I have a Debian (Wheezy) system that I have configured by installing/removing packages and editing some conf files.

I would like to distribute an (almost) exact replica of my system to others programmer on my team. My first instinct is to create an iso but I'm willing to listen to other suggestions.

What's the easiest way to create an installable image of my system to replicate across several computers?

Answers I'm looking for

  • On one hand, I would like to know if there're apps that do this automatically, but I think it'd be more interesting to have a step-by-step explanation on how to do this using native Unix tools (cp? dd? cat? fdisk?)

  • Making the iso bootable as LiveCD would be cool addition, but isn't really an important step.

  • Bonus points if the solution is not limited to Debian only.

What I found so far

  • remastersys claims to do this, but it looks a bit outdated and unmaintained.

4 Answers 4


what I do to distribute systems easily is create an image (using clonezilla over PXE and samba / nfs storage) and "cast" these images to different computers. This way I can rapidly restore images of my distributions. This is usefull if the hardware is quite the same.

There is also an option to alter live-cd's. You can read more about this here. This is however very time-consuming per live-cd.

Another option is having a look at software like Puppet. Puppet can push certain packages / configurations to a variety of operation systems. One can simply install f.e. debian, tell puppet to add this to the "webserver" (or script this process) group and puppet will push the installation of apache and other defined packages with pre-created configuration files etc.

If you create a clone using clonezilla you have the disadvantage that you have to alter some settings (f.e. ip addresses, /etc/hosts,...)

Puppet has the disadvantage that it takes some time to set up and configure but it is much more powerfull.

If you want I can give you a pdf wich explains how to setup up puppet and how to configure is (the basics).

  • 1
    Yes, +1 for Puppet. My suggestion is to create a simple (local) .pp file in which you can describe the desired state of the machine. Then developers can use their own virtualization software, Debian package mirror, etc. and you only distribute a file of a few kilobytes.
    – gertvdijk
    Nov 22, 2012 at 22:34

You might try mirrordir. I've used it to replicate my whole installation from one partition to another and back several times with only little trouble. Still you would have to put something bootable onto the target system before overwriting it with your copied system or make sure the bootloader is configured for the "installation" you just made. As "everything's a file" you can go this way but don't copy the home dirs. Mirrordir has got some switches to exclude some destinct paths. Be aware, that you might implicitly delete files on the target system, because they are not on the source!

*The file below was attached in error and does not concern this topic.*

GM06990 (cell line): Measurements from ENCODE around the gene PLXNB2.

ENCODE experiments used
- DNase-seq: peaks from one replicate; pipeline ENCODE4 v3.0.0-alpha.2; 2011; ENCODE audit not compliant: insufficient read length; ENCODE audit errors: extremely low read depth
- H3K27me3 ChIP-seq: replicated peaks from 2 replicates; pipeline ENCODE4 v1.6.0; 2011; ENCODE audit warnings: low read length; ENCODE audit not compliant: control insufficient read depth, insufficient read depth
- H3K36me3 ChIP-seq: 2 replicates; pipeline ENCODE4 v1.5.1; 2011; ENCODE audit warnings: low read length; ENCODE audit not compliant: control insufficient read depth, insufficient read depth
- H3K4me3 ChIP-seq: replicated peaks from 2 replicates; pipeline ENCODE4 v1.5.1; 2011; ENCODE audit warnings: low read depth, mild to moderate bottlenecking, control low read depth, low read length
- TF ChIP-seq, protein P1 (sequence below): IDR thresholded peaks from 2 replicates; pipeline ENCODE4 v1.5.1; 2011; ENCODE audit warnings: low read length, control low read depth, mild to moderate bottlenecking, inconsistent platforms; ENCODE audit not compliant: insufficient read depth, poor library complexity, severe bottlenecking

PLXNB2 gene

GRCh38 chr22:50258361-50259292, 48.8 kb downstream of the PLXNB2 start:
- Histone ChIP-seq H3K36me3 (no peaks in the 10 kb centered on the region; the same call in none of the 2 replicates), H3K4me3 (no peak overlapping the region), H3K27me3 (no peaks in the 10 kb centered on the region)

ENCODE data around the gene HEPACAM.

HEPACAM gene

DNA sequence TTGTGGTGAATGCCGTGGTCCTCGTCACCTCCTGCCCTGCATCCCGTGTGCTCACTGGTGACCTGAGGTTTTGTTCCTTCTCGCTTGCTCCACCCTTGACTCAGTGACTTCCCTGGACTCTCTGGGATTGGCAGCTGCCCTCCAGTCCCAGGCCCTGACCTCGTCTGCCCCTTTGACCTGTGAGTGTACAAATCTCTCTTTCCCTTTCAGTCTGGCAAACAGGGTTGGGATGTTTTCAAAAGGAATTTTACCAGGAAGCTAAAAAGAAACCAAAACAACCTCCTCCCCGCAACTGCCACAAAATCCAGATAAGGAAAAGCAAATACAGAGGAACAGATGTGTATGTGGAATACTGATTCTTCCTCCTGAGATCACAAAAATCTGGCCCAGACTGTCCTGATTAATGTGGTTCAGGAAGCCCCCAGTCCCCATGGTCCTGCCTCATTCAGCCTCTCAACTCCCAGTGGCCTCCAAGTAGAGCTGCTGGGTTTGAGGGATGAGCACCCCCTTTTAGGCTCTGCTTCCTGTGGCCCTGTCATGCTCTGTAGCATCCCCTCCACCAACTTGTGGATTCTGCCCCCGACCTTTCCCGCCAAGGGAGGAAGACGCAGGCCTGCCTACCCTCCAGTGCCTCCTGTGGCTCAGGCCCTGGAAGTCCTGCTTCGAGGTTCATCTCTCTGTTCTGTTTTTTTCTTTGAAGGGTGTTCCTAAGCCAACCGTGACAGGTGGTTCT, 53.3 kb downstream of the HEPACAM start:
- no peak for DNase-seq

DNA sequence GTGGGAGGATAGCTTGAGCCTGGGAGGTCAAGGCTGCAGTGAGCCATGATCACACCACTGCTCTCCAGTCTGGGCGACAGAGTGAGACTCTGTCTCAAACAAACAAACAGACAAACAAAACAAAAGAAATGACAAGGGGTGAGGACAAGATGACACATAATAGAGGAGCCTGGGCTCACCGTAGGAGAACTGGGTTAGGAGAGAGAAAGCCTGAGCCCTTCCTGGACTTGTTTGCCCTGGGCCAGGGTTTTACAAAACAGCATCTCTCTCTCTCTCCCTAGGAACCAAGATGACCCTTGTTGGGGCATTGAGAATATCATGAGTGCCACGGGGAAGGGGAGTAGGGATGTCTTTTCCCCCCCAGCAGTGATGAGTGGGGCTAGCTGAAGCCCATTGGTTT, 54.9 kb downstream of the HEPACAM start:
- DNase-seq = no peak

A description of mirrordir:

mirrordir forces the mirror directory to be an exact replica of the control
directory tree in every possible detail suitable for purposes of timed
backup. Files whose modification times or sizes differ are copied. File
permissions, ownerships, modification times, access times, and sticky bits 
are duplicated. Devices, pipes, and symbolic and hard links are duplicated. 
Files or directories that exist in the mirror directory that don't exist in
the control directory are deleted. It naturally descends into subdirectories 
to all their depths. mirrordir tries to be as efficient as possible by 
making the minimal set of changes necessary to mirror the directory. 

(This description is borrowed from http://www.debianhelp.co.uk/debianutilities3.htm)

If you use mirrordir: Please be careful. It's very powerful.


Assuming their hardware is reasonably close to your hardware you can do a full system backup of your system and then restore it on their hardware. This assumes that they have userids on your machine, otherwise they will not be able to login to "their" machine. There are lots of ways to do full system backup/restores. The gentoo wiki has a nice example with rsync for the file system and dd for the boot sector.


I have had some successful experience with Live System (in the Debian corresponding package is called live-build). This tool allows to create custom live images and installers with specified version of kernel, architecture, packages and custom content. May be it's not exactly what do you need, but anyway I hope it will be useful.

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